Anne Hathaway may have dreamed a dream of Oscar glory for “Les Misérables,” but it didn’t exactly come as true as it seemed.
In an interview with The Guardian published online on Thursday, the actress revealed she was actually “very uncomfortable” while accepting her Academy Award for the 2012 film – but felt obligated to try and appear otherwise.
“I kind of lost my mind doing that movie and it hadn’t come back yet,” she told the British publication. “Then I had to stand up in front of people and feel something I don’t feel, which is uncomplicated happiness.”
The 33-year-old said she may have been overcompensating as a result of achieving what’s largely considered the pinnacle of success in Hollywood.
“It’s an obvious thing, you win an Oscar and you’re supposed to be happy. I didn’t feel that way,” she continued.
Anne went on to explain how her “Les Mis” role as Fantine, a desperate single mother who sells her hair, teeth and body in order to support her daughter, left lingering inner conflict as she took the podium – especially while wearing a custom Prada dress and $10 million diamond necklace.
“I felt wrong that I was standing there in a gown that cost more than some people are going to see in their lifetime, and winning an award for portraying pain that still felt very much a part of our collective experience as human beings,” she said.
Anne’s public persona throughout much of that awards season resulted in some skepticism about her sincerity, even spawning the term “Hathahater” on social media. The backlash, she admitted, was not lost on her.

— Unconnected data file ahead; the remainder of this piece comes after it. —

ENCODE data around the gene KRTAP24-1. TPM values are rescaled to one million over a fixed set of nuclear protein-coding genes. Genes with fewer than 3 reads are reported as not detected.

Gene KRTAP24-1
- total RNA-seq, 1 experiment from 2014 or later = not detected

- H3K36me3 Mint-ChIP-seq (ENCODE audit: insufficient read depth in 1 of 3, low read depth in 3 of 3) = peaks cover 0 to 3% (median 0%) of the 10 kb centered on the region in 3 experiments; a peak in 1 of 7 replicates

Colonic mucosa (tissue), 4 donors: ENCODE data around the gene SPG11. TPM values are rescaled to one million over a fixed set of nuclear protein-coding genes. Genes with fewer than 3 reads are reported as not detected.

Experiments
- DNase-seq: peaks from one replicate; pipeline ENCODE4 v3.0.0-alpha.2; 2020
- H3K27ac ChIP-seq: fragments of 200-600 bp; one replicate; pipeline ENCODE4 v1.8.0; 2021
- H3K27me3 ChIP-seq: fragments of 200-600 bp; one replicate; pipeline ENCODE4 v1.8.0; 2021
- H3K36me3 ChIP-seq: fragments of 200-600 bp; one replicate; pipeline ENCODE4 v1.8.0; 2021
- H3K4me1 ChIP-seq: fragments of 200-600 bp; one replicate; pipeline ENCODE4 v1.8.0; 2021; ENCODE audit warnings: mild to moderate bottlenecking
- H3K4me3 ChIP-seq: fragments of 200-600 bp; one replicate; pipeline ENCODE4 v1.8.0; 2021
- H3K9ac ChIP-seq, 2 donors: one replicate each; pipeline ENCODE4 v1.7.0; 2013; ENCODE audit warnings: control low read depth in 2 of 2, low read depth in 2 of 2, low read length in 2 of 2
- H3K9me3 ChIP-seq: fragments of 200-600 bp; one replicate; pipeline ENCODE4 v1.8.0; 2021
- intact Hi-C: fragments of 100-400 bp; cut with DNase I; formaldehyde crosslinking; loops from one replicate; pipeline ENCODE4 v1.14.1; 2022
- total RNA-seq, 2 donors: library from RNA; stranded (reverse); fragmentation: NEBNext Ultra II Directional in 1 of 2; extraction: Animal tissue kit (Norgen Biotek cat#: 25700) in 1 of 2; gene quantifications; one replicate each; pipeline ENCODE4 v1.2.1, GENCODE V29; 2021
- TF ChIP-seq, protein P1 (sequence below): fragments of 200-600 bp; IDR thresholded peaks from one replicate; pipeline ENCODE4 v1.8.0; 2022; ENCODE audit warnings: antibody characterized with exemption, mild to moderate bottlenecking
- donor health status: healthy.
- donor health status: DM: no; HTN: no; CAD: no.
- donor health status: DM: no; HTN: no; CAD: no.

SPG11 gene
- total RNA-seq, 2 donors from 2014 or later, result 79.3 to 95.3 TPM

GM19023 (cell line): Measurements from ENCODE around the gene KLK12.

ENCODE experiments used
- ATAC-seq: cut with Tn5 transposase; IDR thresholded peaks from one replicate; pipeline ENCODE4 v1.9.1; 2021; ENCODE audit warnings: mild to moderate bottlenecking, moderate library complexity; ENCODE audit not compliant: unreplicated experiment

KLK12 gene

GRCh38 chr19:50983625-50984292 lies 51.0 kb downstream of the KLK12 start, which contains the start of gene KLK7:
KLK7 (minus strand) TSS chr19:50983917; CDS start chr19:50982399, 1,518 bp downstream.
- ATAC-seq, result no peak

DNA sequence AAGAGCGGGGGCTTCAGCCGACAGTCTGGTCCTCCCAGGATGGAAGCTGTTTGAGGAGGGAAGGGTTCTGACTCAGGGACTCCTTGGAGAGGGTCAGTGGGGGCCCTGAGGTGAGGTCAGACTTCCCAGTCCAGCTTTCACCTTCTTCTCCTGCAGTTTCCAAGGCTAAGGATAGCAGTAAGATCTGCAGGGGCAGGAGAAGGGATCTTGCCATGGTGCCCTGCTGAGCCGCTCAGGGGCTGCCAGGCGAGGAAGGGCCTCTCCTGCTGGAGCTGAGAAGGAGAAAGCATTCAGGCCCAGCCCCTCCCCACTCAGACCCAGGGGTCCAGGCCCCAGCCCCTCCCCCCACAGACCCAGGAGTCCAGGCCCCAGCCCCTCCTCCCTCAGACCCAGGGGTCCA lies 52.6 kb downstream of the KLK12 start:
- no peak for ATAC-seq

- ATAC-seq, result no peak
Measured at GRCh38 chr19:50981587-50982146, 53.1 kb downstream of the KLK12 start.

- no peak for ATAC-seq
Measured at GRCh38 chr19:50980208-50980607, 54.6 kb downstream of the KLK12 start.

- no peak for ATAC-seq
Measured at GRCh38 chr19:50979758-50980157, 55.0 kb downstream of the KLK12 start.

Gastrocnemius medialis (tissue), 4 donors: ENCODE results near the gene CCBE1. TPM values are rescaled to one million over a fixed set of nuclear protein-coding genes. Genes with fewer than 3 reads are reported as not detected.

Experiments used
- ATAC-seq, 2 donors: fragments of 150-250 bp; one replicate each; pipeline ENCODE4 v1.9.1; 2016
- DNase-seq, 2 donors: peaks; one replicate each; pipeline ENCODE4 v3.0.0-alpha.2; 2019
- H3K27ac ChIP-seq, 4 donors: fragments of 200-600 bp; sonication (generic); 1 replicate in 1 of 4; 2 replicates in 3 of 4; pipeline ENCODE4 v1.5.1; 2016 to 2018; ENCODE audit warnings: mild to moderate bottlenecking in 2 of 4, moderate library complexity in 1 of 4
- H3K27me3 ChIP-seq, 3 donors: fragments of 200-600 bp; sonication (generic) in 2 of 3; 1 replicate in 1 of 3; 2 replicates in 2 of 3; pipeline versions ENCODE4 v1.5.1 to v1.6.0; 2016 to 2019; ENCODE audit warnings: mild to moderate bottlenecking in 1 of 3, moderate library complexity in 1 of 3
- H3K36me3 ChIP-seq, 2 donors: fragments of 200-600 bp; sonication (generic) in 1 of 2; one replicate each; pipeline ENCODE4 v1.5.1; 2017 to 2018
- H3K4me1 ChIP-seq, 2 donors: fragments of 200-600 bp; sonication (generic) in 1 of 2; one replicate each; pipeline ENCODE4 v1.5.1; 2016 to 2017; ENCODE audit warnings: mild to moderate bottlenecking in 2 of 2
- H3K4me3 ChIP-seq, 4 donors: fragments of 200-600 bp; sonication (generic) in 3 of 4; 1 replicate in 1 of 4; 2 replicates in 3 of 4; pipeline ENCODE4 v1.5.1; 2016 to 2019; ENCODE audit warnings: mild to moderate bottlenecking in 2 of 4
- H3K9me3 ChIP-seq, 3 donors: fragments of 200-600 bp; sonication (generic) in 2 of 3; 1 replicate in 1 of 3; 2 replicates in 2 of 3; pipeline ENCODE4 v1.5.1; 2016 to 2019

“I tried to pretend that I was happy and I got called out on it, big time,” Anne acknowledged. “That’s the truth and that’s what happened. It sucks.”
Despite the tough lesson, Anne said she’s put a positive spin on the experience and has continued to move forward.
“But what you learn from it is that you only feel like you can die from embarrassment, you don’t actually die,” she said.
Now, Anne is focused on a whole new role — motherhood. She and husband Adam Schulman welcomed son Jonathan back in March, and the addition has changed her perspective on the future.
“I’m just going to be staring in awe at my son,” Anne said, when asked where she sees herself in 25 years. “I’m a mum for the rest of my life.”
Although family is now a larger focus, Anne still keeps career goals in mind – along with a sense of humor. She told the paper what her backup plan might have looked like if her showbiz journey had turned out differently.
“I think I would probably have four unturned chairs on ‘The Voice,'” she joked.
— Erin Biglow